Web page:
Brazil’s northern growing regions are continually suffering dry weather, which peaks in June, July and August. The lasting drought is likely to hurt Brazil’s second-corn, prompting flashbacks to the ill-fated 2018 harvest.
Second corn, also known as the safrinha, is cultivated after soybeans as a rotation crop in Brazil, the world’s second largest exporter of the crop. It is quite important as it will determine how much corn is available for Brazil’s export program. In 2018, it is expected to account for 71 percent of the country’s total corn production, helping the country compete globally with the top producer, the United States.
However, up to 20 percent of second corn in Brazil may be at stake in the near future, probably followed by additional one-third if the drought persists until the end of May and leaves some regions on alert. According to INTL FCStone, a consultancy, dry conditions last month brought down average yield estimates for safrinha crop to 5.15 tonnes per hectare from 5.37 tonnes in its April forecast. In addition, the consultancy reduced its forecast for the output of the commodity by 4 percent to 60.5 million tonnes.
Dry Conditions Wreck in North
Fortunately in Brazil, unseasonably heavy rainfall through March built favorable planting environment for safrinha crop in the prime northern production areas. If the weather will stay very dry in May as well as the following months, the temporary soil conditions would not last long, leaving the yield of the winter corn below the average.
The state of Goiás has the most serious drought, while this area produces around 11 percent of Brazil’s second corn volume. April precipitation was surprisingly low this year and soil moisture is already on the downturn. The next few weeks are forecast to be bone-dry. Nearby, the southeastern part of Mato Grosso and the western chunk of Minas Gerais, making up approximately 10 percent of Brazil’s second corn, lack rainfall as well with a gloomy forecast.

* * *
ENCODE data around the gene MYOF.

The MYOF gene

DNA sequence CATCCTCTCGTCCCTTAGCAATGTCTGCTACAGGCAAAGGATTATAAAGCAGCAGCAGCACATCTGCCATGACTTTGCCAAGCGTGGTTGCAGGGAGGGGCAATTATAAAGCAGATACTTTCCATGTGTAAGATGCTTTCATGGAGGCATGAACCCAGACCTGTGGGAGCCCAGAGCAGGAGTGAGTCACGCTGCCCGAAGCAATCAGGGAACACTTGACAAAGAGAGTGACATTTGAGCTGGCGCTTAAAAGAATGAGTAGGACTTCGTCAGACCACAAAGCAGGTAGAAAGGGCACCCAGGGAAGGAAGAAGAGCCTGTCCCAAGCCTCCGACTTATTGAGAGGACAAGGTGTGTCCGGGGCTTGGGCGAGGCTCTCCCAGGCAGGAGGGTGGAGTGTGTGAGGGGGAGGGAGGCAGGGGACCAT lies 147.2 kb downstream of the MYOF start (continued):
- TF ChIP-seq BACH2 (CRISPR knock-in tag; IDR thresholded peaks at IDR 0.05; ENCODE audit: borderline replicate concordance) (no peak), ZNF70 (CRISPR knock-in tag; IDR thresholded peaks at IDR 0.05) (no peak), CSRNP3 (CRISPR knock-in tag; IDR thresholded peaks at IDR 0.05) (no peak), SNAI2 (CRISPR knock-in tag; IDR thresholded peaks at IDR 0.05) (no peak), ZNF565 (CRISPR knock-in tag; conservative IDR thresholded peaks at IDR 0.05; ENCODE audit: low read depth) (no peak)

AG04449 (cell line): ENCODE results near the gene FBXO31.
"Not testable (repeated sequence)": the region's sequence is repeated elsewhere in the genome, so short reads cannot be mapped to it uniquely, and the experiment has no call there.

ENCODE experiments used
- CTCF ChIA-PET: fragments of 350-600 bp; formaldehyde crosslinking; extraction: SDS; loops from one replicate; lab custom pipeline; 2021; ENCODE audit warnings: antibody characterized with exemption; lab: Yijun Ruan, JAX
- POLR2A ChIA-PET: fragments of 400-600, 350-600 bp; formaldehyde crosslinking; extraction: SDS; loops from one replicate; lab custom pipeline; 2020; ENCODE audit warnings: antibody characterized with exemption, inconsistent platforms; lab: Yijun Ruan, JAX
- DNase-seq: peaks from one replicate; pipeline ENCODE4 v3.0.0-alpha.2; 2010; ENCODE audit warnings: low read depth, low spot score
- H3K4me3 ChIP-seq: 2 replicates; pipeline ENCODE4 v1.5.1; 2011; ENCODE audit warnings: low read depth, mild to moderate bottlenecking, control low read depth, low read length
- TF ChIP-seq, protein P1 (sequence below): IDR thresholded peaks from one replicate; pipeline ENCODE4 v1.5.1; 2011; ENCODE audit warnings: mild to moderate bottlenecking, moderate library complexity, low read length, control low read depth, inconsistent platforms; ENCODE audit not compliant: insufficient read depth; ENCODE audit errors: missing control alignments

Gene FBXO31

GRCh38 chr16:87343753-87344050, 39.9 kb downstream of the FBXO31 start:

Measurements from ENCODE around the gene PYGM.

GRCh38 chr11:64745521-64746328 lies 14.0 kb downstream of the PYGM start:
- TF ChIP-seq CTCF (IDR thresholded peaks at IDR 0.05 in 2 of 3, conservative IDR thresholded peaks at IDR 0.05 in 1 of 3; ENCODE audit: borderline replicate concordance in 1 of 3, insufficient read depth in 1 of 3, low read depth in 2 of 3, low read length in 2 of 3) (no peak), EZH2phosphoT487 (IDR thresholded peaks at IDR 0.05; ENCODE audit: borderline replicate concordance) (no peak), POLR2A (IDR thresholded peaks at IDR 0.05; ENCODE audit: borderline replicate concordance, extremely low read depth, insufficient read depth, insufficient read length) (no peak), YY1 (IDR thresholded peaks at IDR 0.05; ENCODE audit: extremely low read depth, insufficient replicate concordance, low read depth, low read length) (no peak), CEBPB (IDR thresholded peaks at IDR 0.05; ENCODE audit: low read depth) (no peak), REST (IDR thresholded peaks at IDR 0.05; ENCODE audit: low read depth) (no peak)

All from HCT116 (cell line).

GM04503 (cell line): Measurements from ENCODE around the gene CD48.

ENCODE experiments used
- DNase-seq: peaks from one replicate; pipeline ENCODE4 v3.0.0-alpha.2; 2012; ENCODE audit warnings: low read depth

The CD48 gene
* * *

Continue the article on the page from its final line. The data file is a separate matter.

South Maybe Luckier
Corn yield is hit in Goiás, Mato Grosso do Sul and Paraná due to lack of rains during the crucial filling stage when corn kernels develop. The three areas are anticipated to contribute a combined 32.5 million tones of corn this season. In addition to the weather issue, planting delays also lead to slashing output and yields, after farmers in plenty of areas harvested soy later due to rainy conditions that postponed planting of corn, as per Marco Antonio dos Santos, a forecaster at weather consultancy Rural Clima. The tighter supplies already increased domestic corn prices to nearly 36 percent in April, compared to the same month last year, according to the University of Sao Paulo. Followed by commodity price increase, the price of second corn futures is waiting another round of rising.
The south suffered an extremely dry month in April. This includes the states of Paraná and Mato Grosso do Sul, which together occupy one-third of Brazil’s second corn. Temperatures in these regions have also been hovering on the average. But in the south rainfall is not as seasonal as in the north, a stingy forecast that May and June will also be dry may be ill-founded. Soil moisture in Paraná and Mato Grosso do Sul this year is only slightly lower than the level in the same month a year ago, indicating that the recent dry weather does not affect the south that much as in the north.